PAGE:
With self-portraiture comes a certain self-awareness. Self expression is an illusion because the ideas we have are part of a larger collective experience. What we experience at a micro level is experienced by many at a macro level and when that is realized, then there is a possibility of solidarity and change. The personal is political.
Kelly argues that in regard to photography, because it is used so often as a vehicle to exploit women, it is difficult to use it as medium in which to express oppression. She believes that how a woman sees herself in part defines the role she plays. There is possibility of radicalism, though, in the context of how photographs are viewed. Women can’t just make photographs redefining our roles, they must actively challenge the stereotypes that pervade the media.
Kelly’s essay seems a little dated and second wave feminist, but her ideas around self-portraiture still hold true. It is not enough just to photograph a nude woman, but that it must be subverted in some way for it to be interesting and to challenge the stereotypes out there surrounding female sexuality. Kelly also mentions that when one takes self-portraits the moment is ‘felt’ rather than seen, and that leads to surprises as an artist. Filming myself and taking self-portraits is a way to document myself and I’m always surprised at the results. Like the author says, we usually see ourselves as static so when we turn the camera on ourselves the results can be surprising.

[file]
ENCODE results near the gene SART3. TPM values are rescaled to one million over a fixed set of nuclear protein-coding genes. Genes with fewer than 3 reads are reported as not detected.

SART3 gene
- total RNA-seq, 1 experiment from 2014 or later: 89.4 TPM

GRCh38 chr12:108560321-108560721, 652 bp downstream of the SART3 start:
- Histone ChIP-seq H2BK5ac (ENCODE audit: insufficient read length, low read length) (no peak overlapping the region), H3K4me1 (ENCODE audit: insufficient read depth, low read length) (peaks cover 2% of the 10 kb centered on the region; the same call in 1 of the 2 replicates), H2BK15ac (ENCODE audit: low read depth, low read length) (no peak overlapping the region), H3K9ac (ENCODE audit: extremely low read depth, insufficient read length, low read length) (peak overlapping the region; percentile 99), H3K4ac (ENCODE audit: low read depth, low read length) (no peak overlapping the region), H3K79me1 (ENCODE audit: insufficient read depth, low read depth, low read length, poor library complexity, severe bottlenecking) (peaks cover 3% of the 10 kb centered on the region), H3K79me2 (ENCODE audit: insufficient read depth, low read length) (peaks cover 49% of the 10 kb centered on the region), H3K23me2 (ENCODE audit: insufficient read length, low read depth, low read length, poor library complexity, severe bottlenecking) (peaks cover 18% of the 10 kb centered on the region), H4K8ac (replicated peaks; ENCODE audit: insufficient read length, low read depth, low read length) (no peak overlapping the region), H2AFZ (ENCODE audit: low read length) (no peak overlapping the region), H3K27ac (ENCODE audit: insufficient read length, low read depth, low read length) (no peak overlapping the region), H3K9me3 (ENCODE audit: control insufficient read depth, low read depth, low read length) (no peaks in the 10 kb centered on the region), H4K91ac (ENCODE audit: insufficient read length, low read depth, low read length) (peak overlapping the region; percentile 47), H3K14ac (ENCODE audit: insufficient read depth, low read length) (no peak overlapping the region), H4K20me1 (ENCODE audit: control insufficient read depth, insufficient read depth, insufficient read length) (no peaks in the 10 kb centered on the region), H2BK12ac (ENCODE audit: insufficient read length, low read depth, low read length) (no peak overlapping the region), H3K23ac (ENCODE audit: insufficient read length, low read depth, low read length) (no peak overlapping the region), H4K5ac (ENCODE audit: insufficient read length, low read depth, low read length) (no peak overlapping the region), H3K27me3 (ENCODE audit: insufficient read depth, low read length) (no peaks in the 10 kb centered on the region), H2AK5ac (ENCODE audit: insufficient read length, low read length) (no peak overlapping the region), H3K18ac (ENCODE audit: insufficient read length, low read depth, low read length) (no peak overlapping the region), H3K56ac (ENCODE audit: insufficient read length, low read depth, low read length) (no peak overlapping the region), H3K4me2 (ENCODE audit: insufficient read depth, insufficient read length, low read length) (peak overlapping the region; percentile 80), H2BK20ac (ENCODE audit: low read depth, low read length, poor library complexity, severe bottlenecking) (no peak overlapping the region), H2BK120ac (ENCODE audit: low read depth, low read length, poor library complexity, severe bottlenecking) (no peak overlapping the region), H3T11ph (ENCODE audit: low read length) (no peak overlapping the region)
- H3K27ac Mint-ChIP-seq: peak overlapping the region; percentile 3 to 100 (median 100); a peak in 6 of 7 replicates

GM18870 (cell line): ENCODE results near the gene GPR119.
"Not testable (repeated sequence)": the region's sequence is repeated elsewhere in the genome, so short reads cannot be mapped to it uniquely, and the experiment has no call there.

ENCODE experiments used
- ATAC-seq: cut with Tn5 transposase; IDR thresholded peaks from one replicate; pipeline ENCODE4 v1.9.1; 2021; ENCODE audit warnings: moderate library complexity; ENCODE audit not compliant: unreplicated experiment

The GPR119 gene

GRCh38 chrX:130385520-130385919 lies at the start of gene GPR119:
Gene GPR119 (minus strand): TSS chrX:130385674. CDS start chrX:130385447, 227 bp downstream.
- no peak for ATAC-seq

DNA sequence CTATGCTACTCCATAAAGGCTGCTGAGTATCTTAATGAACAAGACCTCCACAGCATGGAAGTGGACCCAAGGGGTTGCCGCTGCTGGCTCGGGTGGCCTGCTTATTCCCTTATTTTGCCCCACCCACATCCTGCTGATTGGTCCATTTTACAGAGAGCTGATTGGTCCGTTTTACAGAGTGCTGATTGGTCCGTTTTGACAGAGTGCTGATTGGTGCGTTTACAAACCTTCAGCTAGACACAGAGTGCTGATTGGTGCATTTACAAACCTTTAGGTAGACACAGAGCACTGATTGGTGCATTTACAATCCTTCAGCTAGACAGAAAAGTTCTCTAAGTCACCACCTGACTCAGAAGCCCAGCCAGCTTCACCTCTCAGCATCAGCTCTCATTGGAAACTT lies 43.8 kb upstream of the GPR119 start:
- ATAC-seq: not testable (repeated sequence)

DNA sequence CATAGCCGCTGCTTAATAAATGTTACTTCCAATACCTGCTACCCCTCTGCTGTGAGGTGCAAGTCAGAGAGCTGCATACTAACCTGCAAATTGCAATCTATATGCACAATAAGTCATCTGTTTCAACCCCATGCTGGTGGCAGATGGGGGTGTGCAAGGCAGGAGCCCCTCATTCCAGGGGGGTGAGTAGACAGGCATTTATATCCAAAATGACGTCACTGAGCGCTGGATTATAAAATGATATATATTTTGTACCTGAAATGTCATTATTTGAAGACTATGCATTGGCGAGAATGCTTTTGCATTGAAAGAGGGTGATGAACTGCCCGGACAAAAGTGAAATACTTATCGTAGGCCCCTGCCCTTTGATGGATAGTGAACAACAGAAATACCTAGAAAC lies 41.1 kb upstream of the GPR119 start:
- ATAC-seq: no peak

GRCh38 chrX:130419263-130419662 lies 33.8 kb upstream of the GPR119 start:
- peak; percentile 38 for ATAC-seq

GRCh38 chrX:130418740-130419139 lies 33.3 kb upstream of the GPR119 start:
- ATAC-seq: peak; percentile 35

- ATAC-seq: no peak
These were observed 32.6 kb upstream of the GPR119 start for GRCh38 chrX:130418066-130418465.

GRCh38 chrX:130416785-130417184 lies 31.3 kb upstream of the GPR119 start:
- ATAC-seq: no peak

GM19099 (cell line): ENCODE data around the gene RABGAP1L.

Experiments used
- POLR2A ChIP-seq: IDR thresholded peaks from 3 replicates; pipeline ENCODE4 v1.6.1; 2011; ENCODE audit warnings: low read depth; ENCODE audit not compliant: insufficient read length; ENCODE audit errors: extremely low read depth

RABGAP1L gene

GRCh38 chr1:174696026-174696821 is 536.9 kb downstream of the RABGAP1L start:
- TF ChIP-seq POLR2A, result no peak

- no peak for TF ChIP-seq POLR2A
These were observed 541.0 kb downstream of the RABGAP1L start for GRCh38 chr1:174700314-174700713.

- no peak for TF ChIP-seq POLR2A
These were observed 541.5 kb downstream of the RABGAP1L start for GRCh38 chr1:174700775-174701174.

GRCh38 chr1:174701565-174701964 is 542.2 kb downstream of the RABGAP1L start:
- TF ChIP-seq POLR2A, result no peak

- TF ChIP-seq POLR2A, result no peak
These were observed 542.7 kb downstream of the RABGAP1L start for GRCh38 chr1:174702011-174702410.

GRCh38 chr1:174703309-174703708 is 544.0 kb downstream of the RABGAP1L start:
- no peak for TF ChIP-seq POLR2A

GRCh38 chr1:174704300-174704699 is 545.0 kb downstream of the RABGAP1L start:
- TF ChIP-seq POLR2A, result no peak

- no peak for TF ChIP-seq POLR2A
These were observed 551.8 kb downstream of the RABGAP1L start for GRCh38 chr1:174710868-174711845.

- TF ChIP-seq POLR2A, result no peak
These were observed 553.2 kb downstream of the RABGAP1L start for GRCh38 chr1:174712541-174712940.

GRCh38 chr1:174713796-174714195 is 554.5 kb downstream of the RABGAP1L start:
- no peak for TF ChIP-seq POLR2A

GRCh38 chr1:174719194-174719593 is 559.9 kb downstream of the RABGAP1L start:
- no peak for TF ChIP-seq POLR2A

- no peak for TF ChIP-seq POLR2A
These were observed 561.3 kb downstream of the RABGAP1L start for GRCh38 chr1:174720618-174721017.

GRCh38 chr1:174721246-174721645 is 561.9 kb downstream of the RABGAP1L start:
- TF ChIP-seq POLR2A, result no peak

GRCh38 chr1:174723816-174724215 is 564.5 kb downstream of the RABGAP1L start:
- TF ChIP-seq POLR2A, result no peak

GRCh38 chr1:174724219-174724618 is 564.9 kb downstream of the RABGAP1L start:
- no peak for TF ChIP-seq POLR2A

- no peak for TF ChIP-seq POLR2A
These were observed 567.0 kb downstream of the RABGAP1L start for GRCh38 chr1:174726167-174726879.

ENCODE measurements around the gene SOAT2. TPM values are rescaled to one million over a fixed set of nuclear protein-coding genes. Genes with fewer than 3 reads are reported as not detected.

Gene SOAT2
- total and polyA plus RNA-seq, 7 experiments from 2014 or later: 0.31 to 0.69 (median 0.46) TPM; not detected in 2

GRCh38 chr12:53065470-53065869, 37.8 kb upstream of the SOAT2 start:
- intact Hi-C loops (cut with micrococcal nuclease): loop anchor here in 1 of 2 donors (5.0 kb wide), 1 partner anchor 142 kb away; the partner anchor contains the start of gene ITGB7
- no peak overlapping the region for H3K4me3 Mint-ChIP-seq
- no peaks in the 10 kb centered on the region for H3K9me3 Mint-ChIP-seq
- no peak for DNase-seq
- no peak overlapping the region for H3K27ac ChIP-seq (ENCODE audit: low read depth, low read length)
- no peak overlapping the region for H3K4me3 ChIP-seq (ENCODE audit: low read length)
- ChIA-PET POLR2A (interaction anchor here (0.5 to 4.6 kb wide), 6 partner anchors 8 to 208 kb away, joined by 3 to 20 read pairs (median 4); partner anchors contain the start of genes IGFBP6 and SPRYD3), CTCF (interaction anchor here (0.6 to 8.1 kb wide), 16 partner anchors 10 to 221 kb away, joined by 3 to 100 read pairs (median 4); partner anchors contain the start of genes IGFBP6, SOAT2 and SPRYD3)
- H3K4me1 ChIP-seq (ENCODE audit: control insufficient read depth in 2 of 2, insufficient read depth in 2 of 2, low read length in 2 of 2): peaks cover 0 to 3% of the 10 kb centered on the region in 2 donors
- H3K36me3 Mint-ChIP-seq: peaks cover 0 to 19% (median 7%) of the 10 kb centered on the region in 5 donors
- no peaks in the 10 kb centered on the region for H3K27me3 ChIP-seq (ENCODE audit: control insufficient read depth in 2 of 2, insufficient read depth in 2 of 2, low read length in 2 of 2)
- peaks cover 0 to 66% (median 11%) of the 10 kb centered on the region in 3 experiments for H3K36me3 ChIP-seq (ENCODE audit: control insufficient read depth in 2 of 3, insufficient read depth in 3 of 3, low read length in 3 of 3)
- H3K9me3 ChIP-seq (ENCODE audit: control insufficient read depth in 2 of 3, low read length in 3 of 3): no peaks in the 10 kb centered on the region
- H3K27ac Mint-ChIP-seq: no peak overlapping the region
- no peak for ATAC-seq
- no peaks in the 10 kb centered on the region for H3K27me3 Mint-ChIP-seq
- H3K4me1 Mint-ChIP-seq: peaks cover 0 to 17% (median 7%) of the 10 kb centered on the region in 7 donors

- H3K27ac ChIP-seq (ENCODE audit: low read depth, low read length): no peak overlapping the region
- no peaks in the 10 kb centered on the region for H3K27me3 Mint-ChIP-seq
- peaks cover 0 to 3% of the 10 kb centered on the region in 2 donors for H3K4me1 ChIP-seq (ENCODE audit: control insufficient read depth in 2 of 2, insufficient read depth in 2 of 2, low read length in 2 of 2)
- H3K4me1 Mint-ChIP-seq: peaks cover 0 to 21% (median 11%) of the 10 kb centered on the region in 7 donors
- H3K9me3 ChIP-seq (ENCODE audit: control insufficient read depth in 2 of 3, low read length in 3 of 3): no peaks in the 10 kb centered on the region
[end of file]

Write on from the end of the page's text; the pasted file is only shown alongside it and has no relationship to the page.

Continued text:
Seeing Nan Goldin’s photograph of herself Nan one month after being battered (1984) radicalized me when I was younger. A woman photographing herself wearing lipstick with her hair done in such a normal, everyday way while her eye is bloodshot and face disfigured brings attention to the normalization of domestic violence and violence against women and girls. If this was one month after the event, how did she look right after? The photo is raw and stomach-churning.
Petra Collin’s portraits are fascinating to look at visually because they represent they are a collision of social media, ~aesthetics~, and youth culture. Coming from a relaxed household, nudity, hair, and the female body was not a big deal but I can understand why it might be for this generation raised around celebrity worship, pornography, and increasing unattainable standards for women. The photographs of herself and of her friends capture this unique time that we are in and adds to the history of how women photographers represent themselves in their work.
Although not necessarily self-portraits, Maria Qamar, or Hatecopy as she is known, shows how she wants her culture represented through pop art, appropriation, and humor. She is turning art history on its head by subverting it and challenging stereotypes of Desi women.
Chantal Akerman’s Saute ma Ville (1968) follows the artist performing mundane daily tasks around her apartment escalating to a point where she’s just throwing things around in frustration. Frustration at the patriarchy and women’s expectations?